Brad ThompsonExperienced IT intern. Pianist.

Intern at 3 different companies within/supporting Fortune 500 companies, including automotive, financial, and educational fields. Collaborative Pianist for undergrad music students. Learning iOS development because it's awesome!

Recent Answers

I have intern for a company that sees a lot of developers for projects, along with a different company that was very strict with VPN access.

First of all: contract, contract, contract. Non-compete and NDA at the least. We can have all of the security protection in the world, but if you don't put in legal writing that the IP and any code that you write for the project belongs to them (including anything written on the machine you provide), then there's no legal bounds for stealing the code.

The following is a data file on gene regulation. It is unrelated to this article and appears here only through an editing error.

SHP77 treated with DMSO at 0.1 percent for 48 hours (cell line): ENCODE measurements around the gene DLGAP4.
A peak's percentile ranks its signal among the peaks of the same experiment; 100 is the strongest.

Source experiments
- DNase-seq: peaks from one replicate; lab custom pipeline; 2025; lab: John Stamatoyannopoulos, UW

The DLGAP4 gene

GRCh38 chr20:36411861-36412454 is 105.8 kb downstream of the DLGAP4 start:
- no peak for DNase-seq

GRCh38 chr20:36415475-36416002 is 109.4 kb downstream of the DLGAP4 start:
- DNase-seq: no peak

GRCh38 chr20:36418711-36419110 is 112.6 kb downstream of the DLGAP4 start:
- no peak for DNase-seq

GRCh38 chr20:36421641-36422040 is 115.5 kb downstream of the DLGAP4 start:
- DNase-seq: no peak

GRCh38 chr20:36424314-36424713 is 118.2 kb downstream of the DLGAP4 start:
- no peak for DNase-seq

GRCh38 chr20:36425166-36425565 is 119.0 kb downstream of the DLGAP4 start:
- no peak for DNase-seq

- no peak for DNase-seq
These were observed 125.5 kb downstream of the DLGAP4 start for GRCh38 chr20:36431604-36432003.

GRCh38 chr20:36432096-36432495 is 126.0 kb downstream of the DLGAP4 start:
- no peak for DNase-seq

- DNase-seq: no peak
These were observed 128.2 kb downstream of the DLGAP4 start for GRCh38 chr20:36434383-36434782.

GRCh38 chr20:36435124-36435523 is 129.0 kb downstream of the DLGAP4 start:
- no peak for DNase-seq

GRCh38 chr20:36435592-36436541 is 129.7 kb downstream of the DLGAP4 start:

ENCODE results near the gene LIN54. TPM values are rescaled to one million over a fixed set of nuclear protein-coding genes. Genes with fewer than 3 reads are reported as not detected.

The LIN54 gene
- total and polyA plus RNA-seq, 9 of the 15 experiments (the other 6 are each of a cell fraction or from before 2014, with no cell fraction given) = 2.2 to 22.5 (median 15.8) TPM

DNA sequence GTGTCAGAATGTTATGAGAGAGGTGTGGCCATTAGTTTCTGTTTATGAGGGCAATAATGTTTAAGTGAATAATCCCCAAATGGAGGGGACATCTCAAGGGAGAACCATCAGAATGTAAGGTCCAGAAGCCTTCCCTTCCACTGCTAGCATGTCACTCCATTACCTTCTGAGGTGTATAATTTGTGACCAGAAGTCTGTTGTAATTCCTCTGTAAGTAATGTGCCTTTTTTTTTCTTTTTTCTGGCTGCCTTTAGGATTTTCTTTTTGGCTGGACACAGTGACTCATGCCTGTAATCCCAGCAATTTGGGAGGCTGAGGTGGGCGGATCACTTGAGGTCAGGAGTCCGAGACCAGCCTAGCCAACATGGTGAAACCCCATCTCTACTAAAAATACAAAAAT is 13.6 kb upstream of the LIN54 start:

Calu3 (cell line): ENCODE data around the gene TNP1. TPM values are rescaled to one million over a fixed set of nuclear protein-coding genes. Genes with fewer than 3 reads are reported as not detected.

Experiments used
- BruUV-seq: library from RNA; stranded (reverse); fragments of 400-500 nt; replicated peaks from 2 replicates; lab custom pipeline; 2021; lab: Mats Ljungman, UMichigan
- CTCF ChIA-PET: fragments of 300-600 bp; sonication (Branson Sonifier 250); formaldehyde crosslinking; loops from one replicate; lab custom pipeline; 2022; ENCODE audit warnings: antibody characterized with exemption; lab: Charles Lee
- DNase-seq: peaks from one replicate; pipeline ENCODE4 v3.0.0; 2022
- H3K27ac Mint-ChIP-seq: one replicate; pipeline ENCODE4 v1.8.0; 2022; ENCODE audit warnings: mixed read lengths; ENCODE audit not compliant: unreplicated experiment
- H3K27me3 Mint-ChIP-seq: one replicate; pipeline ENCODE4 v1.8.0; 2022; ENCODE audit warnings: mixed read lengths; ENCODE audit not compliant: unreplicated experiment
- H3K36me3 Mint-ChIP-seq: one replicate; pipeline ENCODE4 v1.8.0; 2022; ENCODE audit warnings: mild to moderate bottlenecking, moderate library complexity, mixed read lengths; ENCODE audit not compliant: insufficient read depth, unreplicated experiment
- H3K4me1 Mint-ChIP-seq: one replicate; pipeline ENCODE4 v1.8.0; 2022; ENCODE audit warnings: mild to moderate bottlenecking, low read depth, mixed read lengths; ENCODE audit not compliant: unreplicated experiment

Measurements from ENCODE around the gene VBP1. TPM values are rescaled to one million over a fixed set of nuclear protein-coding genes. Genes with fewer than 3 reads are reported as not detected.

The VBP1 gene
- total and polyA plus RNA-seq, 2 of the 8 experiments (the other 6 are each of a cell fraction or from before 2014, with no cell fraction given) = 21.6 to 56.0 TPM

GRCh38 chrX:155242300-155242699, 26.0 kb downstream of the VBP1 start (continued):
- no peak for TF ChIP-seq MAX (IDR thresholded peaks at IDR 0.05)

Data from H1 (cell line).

One common way is to minimize local files on the computer; if an employee steals the computer, all of the files could be there. Host that on a secure server with authentication. You can also add another layer of protection with VPN access to the server. Doing this, you don't have public access to the server that hosts your code. Hard drive encryption also protects the employee and yourself from theft; even if the computer is stolen, BitLocker will render that data useless when the thief tries to take the laptop out the computer.

There are many many other mechanisms you can have in place, but that should get you started about the mindset you'll need to protect your source code.

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